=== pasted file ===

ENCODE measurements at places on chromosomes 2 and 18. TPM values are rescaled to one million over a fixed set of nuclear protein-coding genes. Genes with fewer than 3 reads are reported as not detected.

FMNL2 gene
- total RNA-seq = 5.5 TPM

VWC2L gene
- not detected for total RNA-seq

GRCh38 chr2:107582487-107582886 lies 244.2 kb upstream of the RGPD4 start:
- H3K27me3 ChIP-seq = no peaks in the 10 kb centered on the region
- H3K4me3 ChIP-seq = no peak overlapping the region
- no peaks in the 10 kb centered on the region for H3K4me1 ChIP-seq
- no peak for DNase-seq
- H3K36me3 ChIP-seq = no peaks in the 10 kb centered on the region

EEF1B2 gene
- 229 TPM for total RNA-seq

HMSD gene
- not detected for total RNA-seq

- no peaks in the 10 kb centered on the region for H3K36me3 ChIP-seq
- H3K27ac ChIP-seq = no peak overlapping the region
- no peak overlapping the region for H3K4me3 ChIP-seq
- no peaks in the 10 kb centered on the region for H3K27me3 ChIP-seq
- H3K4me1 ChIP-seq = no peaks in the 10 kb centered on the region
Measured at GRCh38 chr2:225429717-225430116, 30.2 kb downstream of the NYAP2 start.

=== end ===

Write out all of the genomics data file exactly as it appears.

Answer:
ENCODE measurements at places on chromosomes 2 and 18. TPM values are rescaled to one million over a fixed set of nuclear protein-coding genes. Genes with fewer than 3 reads are reported as not detected.

FMNL2 gene
- total RNA-seq = 5.5 TPM

VWC2L gene
- not detected for total RNA-seq

GRCh38 chr2:107582487-107582886 lies 244.2 kb upstream of the RGPD4 start:
- H3K27me3 ChIP-seq = no peaks in the 10 kb centered on the region
- H3K4me3 ChIP-seq = no peak overlapping the region
- no peaks in the 10 kb centered on the region for H3K4me1 ChIP-seq
- no peak for DNase-seq
- H3K36me3 ChIP-seq = no peaks in the 10 kb centered on the region

EEF1B2 gene
- 229 TPM for total RNA-seq

HMSD gene
- not detected for total RNA-seq

- no peaks in the 10 kb centered on the region for H3K36me3 ChIP-seq
- H3K27ac ChIP-seq = no peak overlapping the region
- no peak overlapping the region for H3K4me3 ChIP-seq
- no peaks in the 10 kb centered on the region for H3K27me3 ChIP-seq
- H3K4me1 ChIP-seq = no peaks in the 10 kb centered on the region
Measured at GRCh38 chr2:225429717-225430116, 30.2 kb downstream of the NYAP2 start.